“Dead and Breathing” contains a surprise – it would be a bigger surprise with more careful casting – and there’s a deus ex machina ending that is definitely not earned. But Lizan Mitchell gives a no-holds-barred portrayal of the ornery cancer patient, and we get to know and care about these two characters over the course of the play.

If “Dead and Breathing” occasionally drifts away from drama into debate, Thomas Gibbons’ “Uncanny Valley” sometimes feels like a TED Talk. 

The topic? Can a robot – a highly advanced robot – develop consciousness; can it learn to not only think, but feel?

Gibbons’ cast consists of a scientist and a robot. Starting out as just a head and shoulders, and eventually gaining a body and limbs, Alex Podulke plays this automaton with a voice and movements that progress from mechanical to almost human. Barbara Kingsley is the scientist.

In many ways, “Uncanny Valley” is a modern-day take on Mary Shelley’s “Frankenstein,” in which the creature goes out of control. In this case, the situation is exacerbated by wealth and greed. 

Playwright Gibbons was inspired by a National Geographic article about a project to transfer human consciousness to robots. But like the robot itself, this play lacks the flesh and blood needed to be truly dramatic. 

The festival’s fifth offering – “North of the Boulevard” – is its most elaborately staged. Set designer David M. Barber has created a grimy inner city auto repair shop, complete with a Nissan Altima and a refrigerator with a beer tap on the door.

Playwright Bruce Graham got his start doing stand-up and while he has a way with one-liners and naturalistic dialogue, reality is not necessarily drama. The play takes a long time to go anywhere, and in the end, its protagonist – the decent, hardworking owner of the garage – makes an abrupt decision that seems totally out of character. “North of the Boulevard” had a previous production in Philadelphia, but like an old car with a bad transmission – it’s ultimately not road-worthy.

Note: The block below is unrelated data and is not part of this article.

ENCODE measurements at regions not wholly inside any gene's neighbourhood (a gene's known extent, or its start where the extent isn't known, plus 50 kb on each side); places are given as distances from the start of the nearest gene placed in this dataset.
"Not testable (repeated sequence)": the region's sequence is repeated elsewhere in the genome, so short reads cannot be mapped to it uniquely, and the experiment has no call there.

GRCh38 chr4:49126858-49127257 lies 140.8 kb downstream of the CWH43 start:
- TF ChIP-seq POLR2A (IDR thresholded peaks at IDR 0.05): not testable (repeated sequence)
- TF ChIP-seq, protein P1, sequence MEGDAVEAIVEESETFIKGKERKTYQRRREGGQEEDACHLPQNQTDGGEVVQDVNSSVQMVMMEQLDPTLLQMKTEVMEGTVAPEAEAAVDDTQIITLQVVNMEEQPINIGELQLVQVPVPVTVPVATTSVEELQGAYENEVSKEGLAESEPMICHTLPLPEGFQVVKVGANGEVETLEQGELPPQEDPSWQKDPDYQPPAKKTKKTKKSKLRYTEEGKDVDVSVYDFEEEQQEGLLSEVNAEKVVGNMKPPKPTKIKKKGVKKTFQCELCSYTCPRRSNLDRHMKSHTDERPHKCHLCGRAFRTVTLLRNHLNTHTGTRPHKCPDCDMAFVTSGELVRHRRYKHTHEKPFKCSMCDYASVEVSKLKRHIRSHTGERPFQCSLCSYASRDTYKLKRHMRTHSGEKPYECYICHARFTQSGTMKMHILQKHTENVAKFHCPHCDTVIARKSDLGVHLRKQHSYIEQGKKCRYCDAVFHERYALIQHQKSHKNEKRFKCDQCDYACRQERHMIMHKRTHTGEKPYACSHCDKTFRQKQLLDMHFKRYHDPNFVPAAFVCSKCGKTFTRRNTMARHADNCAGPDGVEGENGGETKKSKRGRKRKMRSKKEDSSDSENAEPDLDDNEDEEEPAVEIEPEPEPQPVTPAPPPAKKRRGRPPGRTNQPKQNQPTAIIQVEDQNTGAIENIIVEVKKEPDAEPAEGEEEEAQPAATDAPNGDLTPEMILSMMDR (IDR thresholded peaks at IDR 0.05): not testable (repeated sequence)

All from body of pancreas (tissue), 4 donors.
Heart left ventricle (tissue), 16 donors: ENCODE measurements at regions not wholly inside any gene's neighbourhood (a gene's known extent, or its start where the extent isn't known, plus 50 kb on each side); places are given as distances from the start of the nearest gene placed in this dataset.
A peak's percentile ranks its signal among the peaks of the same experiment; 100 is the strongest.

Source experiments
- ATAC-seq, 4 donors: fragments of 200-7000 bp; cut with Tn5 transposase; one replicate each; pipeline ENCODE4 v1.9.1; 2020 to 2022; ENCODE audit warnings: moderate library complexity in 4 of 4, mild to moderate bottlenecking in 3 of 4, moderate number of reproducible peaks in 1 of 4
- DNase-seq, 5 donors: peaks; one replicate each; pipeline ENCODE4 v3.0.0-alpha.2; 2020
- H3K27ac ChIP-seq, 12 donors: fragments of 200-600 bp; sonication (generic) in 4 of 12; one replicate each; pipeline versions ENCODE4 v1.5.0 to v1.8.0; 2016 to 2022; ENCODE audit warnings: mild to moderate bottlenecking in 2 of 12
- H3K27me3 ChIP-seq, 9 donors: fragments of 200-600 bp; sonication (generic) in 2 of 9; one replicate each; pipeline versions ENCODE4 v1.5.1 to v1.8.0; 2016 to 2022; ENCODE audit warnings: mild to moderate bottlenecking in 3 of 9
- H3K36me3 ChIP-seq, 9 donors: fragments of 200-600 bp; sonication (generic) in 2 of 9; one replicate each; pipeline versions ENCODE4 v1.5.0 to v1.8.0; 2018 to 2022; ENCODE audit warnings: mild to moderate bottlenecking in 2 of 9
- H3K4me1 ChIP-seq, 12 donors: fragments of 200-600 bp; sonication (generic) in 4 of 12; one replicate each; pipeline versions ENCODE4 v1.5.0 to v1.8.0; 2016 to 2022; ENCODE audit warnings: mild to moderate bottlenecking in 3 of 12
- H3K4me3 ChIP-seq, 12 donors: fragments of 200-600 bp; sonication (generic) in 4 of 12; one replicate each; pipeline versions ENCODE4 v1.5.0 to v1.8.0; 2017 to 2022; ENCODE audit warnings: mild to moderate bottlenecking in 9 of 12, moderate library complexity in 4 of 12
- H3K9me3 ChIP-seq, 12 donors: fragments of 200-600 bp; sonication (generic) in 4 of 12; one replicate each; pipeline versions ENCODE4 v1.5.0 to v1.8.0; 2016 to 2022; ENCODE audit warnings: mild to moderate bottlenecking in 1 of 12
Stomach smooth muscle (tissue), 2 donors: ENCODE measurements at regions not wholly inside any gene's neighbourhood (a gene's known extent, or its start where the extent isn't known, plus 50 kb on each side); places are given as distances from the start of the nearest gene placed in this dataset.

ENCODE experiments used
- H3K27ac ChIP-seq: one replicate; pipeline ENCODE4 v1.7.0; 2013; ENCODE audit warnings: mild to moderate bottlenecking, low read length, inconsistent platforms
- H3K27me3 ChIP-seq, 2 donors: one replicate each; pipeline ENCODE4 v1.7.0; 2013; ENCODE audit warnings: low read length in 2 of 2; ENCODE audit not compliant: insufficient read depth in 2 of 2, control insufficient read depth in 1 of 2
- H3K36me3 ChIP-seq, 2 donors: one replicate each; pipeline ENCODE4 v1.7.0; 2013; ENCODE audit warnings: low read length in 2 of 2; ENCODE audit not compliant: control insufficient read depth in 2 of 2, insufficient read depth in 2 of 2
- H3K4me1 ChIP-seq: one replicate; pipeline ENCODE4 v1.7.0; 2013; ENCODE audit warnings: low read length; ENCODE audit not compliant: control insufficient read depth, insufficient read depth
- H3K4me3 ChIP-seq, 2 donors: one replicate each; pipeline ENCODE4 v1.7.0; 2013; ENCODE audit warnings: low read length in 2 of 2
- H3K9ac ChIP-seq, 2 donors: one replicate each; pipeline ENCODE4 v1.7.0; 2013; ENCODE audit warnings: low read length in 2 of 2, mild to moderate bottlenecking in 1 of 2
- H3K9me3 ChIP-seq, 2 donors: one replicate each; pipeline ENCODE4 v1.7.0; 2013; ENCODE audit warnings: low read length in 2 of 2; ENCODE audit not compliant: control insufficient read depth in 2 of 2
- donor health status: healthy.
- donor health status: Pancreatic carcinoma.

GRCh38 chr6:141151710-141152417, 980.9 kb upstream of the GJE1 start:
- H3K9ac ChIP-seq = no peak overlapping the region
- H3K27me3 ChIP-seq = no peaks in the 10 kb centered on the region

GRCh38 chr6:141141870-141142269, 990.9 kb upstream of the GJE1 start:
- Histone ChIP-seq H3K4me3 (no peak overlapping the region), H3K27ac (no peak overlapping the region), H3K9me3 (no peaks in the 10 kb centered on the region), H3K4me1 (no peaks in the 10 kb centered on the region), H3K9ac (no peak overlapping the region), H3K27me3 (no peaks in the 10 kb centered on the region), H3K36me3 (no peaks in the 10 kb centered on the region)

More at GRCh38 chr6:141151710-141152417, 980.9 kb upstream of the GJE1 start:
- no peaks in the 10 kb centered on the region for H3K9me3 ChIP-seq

Most of these plays are in various stages of development. Charles Fuller’s “One Night” had an off-Broadway run this past winter, but the playwright continues to work on it. Christina Anderson rewrote “The Ashes Under Gait City” extensively in Shepherdstown. Thomas Gibbons’ “Uncanny Valley” is part of the National New Play Network and has three more productions coming up.

The process the Contemporary American Theater Festival makes available to its playwrights is at least as important as the productions it offers its audiences. After nearly a quarter century, those audiences can rely on it as a mecca for new, hard-hitting drama. Diehard theatergoers can take in all five plays in just two days. And, the ride home will find you mulling over injustices plaguing everything from the military to race, social class and even science.

-- J. Wynn Rousuck

J. Wynn Rousuck has been reviewing theater for WYPR's Midday (and previously, Maryland Morning) since 2007. Prior to that, she was the theater critic of The Baltimore Sun, where she reviewed more than 3,000 plays over the course of 23 years. Her feature coverage for The Sun included a comprehensive series chronicling the development of the Tony Award-winning musical, “Hairspray.” Judy got her start at The Cleveland Press and at Cleveland’s fine arts radio station, WCLV. Her broadcasting experience also includes a year as an on-air theater critic for Maryland Public Television.
Jamyla Krempel is WYPR's digital content director and the executive producer of Wavelength: Baltimore's Public Radio Journey. She collaborates with reporters, program and podcast hosts to create content for WYPR’s online platforms.